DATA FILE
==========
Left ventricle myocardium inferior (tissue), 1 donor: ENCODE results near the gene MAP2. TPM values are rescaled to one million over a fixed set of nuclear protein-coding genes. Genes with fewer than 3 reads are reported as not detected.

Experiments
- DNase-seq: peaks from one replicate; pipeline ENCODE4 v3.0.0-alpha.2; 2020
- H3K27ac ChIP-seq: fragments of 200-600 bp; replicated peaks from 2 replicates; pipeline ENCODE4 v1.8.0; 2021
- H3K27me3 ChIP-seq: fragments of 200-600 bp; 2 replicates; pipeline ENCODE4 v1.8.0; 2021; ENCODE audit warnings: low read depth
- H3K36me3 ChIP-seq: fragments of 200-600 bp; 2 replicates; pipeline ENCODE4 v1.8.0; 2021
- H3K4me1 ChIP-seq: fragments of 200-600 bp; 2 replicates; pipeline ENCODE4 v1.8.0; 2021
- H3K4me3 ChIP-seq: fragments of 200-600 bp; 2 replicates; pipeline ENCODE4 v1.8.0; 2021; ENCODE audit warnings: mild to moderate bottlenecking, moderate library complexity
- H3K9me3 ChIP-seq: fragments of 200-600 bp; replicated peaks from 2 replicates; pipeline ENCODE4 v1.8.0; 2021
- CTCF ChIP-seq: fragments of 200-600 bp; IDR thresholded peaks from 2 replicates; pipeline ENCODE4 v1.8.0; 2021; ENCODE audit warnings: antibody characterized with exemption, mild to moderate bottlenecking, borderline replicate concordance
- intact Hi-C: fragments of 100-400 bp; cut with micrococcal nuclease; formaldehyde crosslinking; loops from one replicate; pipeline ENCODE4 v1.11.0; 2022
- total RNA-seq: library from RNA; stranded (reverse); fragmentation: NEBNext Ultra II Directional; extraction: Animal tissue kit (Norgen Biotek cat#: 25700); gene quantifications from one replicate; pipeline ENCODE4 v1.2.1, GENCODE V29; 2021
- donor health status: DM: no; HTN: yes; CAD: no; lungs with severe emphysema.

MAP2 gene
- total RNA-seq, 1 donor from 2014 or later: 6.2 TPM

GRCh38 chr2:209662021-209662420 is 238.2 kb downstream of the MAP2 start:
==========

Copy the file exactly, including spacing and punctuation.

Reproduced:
Left ventricle myocardium inferior (tissue), 1 donor: ENCODE results near the gene MAP2. TPM values are rescaled to one million over a fixed set of nuclear protein-coding genes. Genes with fewer than 3 reads are reported as not detected.

Experiments
- DNase-seq: peaks from one replicate; pipeline ENCODE4 v3.0.0-alpha.2; 2020
- H3K27ac ChIP-seq: fragments of 200-600 bp; replicated peaks from 2 replicates; pipeline ENCODE4 v1.8.0; 2021
- H3K27me3 ChIP-seq: fragments of 200-600 bp; 2 replicates; pipeline ENCODE4 v1.8.0; 2021; ENCODE audit warnings: low read depth
- H3K36me3 ChIP-seq: fragments of 200-600 bp; 2 replicates; pipeline ENCODE4 v1.8.0; 2021
- H3K4me1 ChIP-seq: fragments of 200-600 bp; 2 replicates; pipeline ENCODE4 v1.8.0; 2021
- H3K4me3 ChIP-seq: fragments of 200-600 bp; 2 replicates; pipeline ENCODE4 v1.8.0; 2021; ENCODE audit warnings: mild to moderate bottlenecking, moderate library complexity
- H3K9me3 ChIP-seq: fragments of 200-600 bp; replicated peaks from 2 replicates; pipeline ENCODE4 v1.8.0; 2021
- CTCF ChIP-seq: fragments of 200-600 bp; IDR thresholded peaks from 2 replicates; pipeline ENCODE4 v1.8.0; 2021; ENCODE audit warnings: antibody characterized with exemption, mild to moderate bottlenecking, borderline replicate concordance
- intact Hi-C: fragments of 100-400 bp; cut with micrococcal nuclease; formaldehyde crosslinking; loops from one replicate; pipeline ENCODE4 v1.11.0; 2022
- total RNA-seq: library from RNA; stranded (reverse); fragmentation: NEBNext Ultra II Directional; extraction: Animal tissue kit (Norgen Biotek cat#: 25700); gene quantifications from one replicate; pipeline ENCODE4 v1.2.1, GENCODE V29; 2021
- donor health status: DM: no; HTN: yes; CAD: no; lungs with severe emphysema.

MAP2 gene
- total RNA-seq, 1 donor from 2014 or later: 6.2 TPM

GRCh38 chr2:209662021-209662420 is 238.2 kb downstream of the MAP2 start: